Amsterdam wants to become more its residents, Source: Depositphotos

Amsterdam unveils new rules for living and visiting in 2024

Amsterdam unveils new rules for living and visiting in 2024

The Dutch capital is vigorously trying to remake its image and reputation and put forward what makes it a breathing livable city

Today, Amsterdam’s official website announced that there will be new rules, which will apply for living in the city from 1 January 2024. While, at first, this may sound a bit patronizing like a parent wagging the finger at a naughty child, at closer inspection it actually reveals the underlying mission of the Dutch capital to rebrand itself as a city which is more inclusive and open to its residents and is not just a theme park for tourists to get rowdy.

The new rules can also be seen in the context of Amsterdam’s new image campaign called “Renew Your View”. On the one hand, the city is communicating its will to change to residents, on the other hand, it does the same to would-be visitors.

New housing rules

At the start of the new year, the city authorities will put into effect regulations that seek to limit the number of private tourism rentals (looking at you, Airbnb) and to increase the housing supply for students, teachers and police officers in training.

A maximum number of bed and breakfasts (B&B) has now been determined for each district. The maximum number of these establishments allowed will be reduced by 30 percent. This means that in busy parts of the city, especially in the centre, no more B&B permits will be granted for the time being. No new B&Bs can be added in those areas in the next 4 years.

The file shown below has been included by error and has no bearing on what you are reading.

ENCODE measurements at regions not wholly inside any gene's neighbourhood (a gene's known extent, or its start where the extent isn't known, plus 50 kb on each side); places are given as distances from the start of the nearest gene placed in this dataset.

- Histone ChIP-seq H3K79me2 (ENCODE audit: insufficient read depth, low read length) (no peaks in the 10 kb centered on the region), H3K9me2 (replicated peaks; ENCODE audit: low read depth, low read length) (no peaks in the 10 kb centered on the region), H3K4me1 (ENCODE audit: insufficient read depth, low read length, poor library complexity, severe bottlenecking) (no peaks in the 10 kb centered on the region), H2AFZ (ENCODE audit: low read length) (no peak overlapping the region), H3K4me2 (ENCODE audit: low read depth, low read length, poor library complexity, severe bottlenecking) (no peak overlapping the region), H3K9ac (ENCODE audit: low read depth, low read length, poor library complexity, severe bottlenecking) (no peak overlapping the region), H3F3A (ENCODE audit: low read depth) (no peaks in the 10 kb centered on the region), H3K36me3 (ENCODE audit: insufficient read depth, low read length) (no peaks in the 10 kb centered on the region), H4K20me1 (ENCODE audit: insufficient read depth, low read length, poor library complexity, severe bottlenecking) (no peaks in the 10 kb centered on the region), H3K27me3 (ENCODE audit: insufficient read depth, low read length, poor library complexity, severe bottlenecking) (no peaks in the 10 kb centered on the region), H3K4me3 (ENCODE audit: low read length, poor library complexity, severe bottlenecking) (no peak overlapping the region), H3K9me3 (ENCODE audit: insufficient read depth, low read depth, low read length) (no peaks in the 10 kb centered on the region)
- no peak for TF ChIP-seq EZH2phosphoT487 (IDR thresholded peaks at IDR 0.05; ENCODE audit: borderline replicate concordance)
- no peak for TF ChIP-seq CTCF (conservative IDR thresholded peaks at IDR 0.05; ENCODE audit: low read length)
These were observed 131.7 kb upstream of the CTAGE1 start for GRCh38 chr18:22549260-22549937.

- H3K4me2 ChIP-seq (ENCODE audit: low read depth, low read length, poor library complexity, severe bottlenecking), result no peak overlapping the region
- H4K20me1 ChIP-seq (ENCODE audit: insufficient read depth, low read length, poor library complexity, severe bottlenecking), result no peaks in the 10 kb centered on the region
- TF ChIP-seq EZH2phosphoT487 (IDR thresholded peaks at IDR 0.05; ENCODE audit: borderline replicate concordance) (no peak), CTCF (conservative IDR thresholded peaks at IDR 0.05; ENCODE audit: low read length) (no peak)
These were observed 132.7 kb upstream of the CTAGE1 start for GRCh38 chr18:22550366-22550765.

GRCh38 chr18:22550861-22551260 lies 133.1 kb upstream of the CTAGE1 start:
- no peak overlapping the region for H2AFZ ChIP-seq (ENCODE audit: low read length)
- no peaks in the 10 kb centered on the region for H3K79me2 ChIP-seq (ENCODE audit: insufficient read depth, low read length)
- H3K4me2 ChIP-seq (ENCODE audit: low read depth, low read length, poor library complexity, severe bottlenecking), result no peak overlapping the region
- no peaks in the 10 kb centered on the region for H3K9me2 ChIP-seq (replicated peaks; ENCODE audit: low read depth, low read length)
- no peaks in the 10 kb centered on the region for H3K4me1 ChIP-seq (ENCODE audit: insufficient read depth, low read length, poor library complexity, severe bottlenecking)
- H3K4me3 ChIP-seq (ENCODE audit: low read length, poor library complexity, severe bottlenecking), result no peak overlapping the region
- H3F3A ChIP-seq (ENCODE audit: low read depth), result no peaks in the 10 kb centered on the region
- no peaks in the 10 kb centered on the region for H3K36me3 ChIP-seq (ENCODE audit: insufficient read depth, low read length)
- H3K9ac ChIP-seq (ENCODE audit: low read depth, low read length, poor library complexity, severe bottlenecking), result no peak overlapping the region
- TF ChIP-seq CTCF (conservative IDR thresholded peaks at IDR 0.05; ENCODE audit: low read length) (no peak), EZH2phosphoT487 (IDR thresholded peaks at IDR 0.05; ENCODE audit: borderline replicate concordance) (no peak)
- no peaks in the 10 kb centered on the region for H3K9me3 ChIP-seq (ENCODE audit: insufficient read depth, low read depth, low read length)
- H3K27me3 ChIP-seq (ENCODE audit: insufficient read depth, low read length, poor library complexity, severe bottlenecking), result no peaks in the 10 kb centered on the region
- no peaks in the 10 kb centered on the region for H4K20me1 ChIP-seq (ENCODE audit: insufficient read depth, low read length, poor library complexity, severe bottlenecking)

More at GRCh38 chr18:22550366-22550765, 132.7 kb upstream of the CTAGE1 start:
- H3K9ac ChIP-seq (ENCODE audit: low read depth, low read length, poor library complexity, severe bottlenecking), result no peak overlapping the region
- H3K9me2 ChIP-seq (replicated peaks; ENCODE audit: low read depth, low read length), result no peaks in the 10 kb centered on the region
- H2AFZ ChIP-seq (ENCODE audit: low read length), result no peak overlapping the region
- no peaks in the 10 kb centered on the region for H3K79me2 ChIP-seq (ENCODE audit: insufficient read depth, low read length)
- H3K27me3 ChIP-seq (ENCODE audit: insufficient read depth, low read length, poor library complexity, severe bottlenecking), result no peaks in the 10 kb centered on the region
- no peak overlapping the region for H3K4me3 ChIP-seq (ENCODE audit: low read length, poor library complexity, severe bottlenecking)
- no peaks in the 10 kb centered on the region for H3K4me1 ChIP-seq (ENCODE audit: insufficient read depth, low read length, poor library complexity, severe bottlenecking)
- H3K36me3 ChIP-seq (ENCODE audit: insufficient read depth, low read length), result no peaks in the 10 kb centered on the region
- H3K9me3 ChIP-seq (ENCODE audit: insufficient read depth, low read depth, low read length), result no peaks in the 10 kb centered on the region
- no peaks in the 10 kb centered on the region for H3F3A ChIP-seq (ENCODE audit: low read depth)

The city will also limit the scope of its policy to give housing priority to young people who have lived in the city for at least 6 years in the past decade. This means that a larger proportion of youth homes will also remain available for young people who do not meet the commitment requirement.

Pushing tourist shops out of the centre

In addition, Amsterdam is continuing its quest to limit its tourism appeal, and especially so for the rowdy, party-seeking, kitsch-loving crowd.

As part of this struggle, the Dutch Council of State ruled yesterday that the city was allowed to stop issuing permits for souvenir shops in the central area after it was challenged for this decision by merchants.

With its fight against tourist shops, Amsterdam wants to prevent a monoculture from forming in the city centre. By diversifying the offer by opening stores aimed at a wider audience, like bookstores, clothing stores, gyms, or hair salons, the expectation is that the city centre will also become more attractive to locals.

For other policies that Amsterdam has undertaken in recent times to rebrand its image globally read here.



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